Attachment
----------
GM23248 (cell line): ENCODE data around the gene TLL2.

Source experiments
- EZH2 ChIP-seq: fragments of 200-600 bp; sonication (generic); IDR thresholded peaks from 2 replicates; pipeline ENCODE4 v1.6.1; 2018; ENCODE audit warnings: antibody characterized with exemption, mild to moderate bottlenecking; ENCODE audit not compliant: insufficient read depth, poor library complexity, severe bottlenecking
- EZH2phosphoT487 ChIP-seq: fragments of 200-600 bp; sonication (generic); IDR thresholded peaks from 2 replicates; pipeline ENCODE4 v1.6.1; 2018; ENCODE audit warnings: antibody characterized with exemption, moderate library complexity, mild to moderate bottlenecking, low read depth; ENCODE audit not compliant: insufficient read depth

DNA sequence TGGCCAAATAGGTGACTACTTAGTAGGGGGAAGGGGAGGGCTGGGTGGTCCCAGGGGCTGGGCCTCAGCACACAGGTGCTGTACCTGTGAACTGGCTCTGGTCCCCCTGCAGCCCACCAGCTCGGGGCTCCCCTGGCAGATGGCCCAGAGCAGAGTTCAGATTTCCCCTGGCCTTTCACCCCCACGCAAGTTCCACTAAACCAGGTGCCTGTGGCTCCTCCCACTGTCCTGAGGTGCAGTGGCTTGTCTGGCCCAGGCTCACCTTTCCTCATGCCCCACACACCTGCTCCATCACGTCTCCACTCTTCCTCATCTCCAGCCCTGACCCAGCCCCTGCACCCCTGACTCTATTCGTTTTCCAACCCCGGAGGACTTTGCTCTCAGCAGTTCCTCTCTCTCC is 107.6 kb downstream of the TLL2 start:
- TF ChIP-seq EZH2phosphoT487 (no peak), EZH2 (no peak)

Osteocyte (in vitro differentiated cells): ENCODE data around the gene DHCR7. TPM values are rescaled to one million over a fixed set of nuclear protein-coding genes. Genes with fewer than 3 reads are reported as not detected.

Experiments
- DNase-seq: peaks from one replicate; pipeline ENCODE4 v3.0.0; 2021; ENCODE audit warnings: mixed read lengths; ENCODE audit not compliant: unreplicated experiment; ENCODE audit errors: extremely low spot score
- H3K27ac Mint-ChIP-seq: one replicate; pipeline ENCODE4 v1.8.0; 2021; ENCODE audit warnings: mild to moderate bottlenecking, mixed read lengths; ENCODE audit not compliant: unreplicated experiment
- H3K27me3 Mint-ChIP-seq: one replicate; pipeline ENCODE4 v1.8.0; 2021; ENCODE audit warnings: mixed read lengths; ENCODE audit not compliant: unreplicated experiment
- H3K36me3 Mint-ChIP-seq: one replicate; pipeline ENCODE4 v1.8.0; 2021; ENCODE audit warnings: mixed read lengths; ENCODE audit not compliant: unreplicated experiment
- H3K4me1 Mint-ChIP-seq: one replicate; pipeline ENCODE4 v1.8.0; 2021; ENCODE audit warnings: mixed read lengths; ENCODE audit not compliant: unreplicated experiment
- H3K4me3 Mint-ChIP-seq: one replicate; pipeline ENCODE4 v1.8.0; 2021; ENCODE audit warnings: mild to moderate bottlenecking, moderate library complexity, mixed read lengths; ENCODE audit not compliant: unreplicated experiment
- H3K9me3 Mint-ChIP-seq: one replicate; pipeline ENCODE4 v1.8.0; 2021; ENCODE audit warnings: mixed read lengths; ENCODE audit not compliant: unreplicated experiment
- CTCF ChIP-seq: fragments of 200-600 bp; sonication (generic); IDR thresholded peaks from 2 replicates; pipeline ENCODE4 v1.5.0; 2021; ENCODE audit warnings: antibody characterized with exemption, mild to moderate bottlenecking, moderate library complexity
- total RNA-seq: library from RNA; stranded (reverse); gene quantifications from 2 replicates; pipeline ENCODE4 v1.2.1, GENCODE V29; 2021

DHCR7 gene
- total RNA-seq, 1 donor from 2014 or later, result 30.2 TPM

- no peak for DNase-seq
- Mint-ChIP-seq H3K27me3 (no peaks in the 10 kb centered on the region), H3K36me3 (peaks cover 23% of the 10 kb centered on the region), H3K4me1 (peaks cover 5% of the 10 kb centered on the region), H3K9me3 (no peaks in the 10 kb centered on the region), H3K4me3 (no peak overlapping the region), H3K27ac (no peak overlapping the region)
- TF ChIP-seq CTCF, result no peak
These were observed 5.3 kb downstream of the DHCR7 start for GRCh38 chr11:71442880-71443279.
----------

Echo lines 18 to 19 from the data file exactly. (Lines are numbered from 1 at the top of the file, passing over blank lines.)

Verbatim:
DHCR7 gene
- total RNA-seq, 1 donor from 2014 or later, result 30.2 TPM